Sometimes it’s all about timing. My last column in this slot appeared on January 27, and it argued that Jews needed to recognise that Donald Trump — whose presidency was then just a week old — was no friend of ours and that the correct Jewish stance on Trump was one of vigilant opposition.
A matter of hours after that column was published, the White House issued a statement marking Holocaust Memorial Day which did not mention Jews or antisemitism. At first, several commentators gave the administration the benefit of the doubt: surely, they said, the omission was an understandable bungle by a new team. But then it emerged that the White House had received an initial draft from the State Department that had mentioned Jews and antisemitism, but Team Trump had actively and consciously stripped out those references. In the days that followed, Trump officials stuck by the statement, insisting they wanted to be “inclusive” because many people had suffered during that period which was of course “horrible” and “sad.”
One group immediately understood the significance of the move. America’s far right and white supremacists were delighted: they have laboured for years to ensure that the fact of a specific Nazi project to eliminate Jews is forgotten, lost in a generalised sense that, sure, lots of people suffer in wartime.
But Trump has not left it that. In his first 50 days in office, he has gone out of his way to show that, at best, he has no instinctive sensitivity for Jewish concerns. Any condemnation of antisemitism has to be either scripted for him or else extracted under pressure. More troublingly, he has an uncanny knack for speaking to and about Jews in a way that thrills antisemites.
Much has been made, for example, of the way the President dealt with a friendly question from Jake Turx, an ultra-Orthodox reporter, at his first press conference. With an eagerness to be liked that was almost poignant — like a Jew of old hoping to endear himself to the mighty tsar — Turx stressed that he was no critic of the President who was, he said, a “zayde” to his grandchildren. Turx then sought Trump’s views on a wave of antisemitic incidents for which, the reporter was at pains to add, the President of course bore no responsibility.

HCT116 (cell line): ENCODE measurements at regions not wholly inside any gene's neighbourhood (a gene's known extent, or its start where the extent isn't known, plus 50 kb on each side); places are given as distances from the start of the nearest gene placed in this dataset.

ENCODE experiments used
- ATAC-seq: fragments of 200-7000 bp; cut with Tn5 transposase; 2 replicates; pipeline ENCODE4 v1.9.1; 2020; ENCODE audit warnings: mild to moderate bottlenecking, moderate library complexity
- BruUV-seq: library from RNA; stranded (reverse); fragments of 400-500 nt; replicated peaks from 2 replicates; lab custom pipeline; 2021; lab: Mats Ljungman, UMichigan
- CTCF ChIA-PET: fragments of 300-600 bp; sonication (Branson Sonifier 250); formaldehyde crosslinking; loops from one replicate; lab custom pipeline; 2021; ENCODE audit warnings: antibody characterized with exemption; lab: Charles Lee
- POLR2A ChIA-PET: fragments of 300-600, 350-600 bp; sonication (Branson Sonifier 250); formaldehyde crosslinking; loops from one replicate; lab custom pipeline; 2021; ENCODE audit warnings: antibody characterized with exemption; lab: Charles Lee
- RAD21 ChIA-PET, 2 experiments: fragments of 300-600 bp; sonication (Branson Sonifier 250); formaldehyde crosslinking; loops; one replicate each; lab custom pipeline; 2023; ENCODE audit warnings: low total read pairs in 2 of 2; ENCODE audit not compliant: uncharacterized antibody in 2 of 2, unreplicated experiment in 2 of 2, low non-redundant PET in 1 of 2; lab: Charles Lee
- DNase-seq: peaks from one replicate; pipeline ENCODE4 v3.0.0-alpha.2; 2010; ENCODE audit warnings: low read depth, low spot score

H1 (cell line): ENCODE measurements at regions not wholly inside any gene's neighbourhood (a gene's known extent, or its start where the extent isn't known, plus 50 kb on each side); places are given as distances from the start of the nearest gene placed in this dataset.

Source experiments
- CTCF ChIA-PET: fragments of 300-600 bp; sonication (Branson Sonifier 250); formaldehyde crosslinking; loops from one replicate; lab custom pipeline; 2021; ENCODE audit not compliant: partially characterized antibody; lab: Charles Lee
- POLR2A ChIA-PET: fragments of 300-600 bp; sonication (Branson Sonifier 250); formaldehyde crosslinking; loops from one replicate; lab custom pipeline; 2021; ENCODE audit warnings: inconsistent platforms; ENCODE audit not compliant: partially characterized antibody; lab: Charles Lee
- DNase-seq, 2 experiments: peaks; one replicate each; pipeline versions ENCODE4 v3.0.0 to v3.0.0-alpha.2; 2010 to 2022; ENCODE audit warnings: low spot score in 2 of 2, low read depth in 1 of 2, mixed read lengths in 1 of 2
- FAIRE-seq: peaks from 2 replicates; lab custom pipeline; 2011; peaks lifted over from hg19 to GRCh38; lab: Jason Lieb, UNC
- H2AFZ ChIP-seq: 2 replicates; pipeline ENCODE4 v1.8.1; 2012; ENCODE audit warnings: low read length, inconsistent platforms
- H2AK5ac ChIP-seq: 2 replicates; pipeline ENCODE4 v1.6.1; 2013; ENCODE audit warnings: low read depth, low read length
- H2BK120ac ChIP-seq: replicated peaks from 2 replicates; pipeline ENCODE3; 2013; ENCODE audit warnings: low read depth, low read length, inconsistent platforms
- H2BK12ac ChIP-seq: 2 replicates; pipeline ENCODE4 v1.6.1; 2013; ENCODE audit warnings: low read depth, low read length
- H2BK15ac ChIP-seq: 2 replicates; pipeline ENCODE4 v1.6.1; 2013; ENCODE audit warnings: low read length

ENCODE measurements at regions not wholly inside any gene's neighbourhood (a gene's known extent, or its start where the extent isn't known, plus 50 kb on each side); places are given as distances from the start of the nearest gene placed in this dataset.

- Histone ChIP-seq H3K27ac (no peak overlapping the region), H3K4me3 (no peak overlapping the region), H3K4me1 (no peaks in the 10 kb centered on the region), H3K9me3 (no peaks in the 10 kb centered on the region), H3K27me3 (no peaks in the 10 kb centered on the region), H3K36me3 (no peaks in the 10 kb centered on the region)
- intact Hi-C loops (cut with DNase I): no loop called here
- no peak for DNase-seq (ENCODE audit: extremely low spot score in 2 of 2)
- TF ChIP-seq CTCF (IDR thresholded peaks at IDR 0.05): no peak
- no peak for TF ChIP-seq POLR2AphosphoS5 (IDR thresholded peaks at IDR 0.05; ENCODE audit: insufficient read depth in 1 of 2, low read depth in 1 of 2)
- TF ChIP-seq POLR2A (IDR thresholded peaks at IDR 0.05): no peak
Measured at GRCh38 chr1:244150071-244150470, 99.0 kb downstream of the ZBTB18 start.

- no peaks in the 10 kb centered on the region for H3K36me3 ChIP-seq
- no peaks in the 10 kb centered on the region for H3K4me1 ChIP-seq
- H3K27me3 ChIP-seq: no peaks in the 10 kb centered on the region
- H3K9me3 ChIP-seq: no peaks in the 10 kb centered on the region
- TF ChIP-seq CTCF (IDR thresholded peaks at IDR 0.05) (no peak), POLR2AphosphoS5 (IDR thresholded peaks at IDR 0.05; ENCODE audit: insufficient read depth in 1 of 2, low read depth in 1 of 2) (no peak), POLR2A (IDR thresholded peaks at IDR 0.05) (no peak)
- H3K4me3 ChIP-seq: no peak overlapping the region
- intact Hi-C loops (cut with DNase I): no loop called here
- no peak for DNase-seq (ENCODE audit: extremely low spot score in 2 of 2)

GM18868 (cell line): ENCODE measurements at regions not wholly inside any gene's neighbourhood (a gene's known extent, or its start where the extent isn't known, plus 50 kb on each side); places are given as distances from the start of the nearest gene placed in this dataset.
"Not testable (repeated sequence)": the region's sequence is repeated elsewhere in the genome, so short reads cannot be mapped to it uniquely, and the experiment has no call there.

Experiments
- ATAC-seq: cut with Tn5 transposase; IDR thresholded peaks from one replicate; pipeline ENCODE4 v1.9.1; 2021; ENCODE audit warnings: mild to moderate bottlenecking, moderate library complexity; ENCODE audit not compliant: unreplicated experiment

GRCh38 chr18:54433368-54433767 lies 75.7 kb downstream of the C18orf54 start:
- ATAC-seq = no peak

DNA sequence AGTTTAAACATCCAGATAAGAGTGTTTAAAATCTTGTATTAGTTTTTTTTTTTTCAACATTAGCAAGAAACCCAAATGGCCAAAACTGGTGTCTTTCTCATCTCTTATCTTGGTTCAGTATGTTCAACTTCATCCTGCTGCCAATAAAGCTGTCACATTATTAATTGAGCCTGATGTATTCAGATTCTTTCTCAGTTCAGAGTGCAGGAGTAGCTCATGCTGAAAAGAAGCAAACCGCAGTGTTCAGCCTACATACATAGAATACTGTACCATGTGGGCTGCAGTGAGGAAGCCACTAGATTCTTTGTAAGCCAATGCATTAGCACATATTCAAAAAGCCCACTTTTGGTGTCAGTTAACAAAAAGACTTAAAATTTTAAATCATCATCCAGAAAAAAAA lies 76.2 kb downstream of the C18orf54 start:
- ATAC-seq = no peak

Well, you’ve seen the clip. Trump told Turx to sit down and shut up and accused him of lying. That moment played especially well with America’s antisemites. Jonathan Greenblatt, head of the Anti-Defamation League who was in London this week, told me that the so-called alt-right lapped up Trump’s put-down of a visibly Jewish journalist: “This was the goyim saying: ‘Enough, yids.’”
But the worst was yet to come. In an episode that received less attention than it should have, perhaps because it was not caught on camera, Trump was asked in a meeting of states attorneys-general about the wave of bomb threats to Jewish community centres. According to those present, Trump speculated that, rather than taking these incidents at face value, they should consider that “sometimes it’s the reverse, to make people — or to make others — look bad.” Trump reportedly used the word “reverse” two or three times.
What can this mean, except an implication that these threats to Jewish buildings were made by Jews themselves, to damage Trump? The notion of “false flag” attacks is a staple theme of the far right. In this context, it is a classic antisemitic trope: that anti-Jewish attacks are invented by cunning Jews to win underserved sympathy.
There are people who still, despite all evidence, want to pretend this isn’t happening. My colleague on these pages, Melanie Phillips, reckons “Trump is one of the most pro-Jewish US presidents ever to be elected.” Imagine what these Trump defenders would be saying had, say, Barack Obama responded to attacks on Jewish buildings by hinting that maybe the Jews were doing it to themselves.
Trump’s allies cling to the fact that he read some nice words off an autocue or that he has Jews in his family, as if those who voice ugly attitudes to Jews haven’t always been able to turn to the Jew in the room and say, “Not you, of course.” They prefer not to look at the harder truth that Trump thinks and talks like a conspiracy theorist — and that’s a way of thinking that often ends in a very dark place.
Those US Jewish leaders eager to explain all this away and hope for the best are the product of an American Jewish community that has felt comfortable for so long, it can scarcely believe what’s now staring it in the face. That shell-shock is understandable. But it’s time to face reality – and see the man in the White House for what he is.
Jonathan Freedland is a columnist for The Guardian